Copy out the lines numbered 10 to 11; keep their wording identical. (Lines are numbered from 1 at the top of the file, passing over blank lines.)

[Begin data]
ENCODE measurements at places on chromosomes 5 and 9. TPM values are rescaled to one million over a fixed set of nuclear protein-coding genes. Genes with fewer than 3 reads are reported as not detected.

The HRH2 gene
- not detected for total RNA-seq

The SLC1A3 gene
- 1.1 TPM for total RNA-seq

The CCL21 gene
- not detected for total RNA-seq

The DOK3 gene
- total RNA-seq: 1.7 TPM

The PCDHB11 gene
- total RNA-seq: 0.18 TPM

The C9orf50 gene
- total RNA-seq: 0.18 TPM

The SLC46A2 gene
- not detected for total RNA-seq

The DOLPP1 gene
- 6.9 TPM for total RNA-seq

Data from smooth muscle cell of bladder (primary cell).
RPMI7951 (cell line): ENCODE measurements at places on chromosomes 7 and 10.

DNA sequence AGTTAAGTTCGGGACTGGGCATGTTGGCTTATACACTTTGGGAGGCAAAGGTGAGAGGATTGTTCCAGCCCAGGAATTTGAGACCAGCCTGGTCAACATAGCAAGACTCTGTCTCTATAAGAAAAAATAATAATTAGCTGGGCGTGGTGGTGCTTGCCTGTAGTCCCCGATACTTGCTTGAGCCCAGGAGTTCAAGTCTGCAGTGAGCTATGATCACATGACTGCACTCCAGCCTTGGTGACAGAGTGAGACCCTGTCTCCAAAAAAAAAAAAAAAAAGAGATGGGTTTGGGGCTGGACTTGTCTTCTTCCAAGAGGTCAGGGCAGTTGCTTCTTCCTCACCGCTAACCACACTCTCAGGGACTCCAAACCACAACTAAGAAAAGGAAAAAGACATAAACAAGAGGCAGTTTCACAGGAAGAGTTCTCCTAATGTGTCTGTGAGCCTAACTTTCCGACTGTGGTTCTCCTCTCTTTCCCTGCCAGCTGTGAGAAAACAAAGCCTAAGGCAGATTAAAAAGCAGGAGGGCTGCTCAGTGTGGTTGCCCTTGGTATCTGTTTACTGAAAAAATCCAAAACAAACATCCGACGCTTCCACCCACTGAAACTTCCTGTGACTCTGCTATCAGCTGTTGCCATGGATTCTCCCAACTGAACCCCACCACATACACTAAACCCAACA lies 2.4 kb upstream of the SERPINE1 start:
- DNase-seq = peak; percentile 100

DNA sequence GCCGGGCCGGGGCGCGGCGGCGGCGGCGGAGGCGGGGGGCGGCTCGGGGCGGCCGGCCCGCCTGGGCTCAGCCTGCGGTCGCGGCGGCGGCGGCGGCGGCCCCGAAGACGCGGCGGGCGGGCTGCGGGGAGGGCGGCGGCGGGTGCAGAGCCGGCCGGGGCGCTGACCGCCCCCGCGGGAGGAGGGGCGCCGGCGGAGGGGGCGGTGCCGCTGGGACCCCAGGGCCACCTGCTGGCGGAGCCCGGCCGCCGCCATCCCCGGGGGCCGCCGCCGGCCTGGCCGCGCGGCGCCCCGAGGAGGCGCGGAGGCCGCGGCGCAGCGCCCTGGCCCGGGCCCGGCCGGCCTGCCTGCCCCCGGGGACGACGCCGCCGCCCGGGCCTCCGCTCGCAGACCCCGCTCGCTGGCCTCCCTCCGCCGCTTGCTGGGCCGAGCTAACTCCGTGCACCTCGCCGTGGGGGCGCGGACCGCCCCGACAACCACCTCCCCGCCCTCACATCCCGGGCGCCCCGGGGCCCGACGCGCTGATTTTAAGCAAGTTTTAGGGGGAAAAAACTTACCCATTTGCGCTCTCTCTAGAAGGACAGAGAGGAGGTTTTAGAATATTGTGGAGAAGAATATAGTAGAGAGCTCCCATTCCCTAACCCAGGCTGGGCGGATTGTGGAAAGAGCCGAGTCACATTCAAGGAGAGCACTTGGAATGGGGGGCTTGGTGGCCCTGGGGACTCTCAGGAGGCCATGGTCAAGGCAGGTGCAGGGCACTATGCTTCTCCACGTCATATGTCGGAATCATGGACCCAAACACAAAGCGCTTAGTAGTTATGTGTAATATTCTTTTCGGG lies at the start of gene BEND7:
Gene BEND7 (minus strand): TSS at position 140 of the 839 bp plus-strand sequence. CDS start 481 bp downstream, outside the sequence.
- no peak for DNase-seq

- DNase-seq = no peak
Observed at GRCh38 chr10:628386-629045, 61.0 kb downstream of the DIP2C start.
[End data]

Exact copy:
The PCDHB11 gene
- total RNA-seq: 0.18 TPM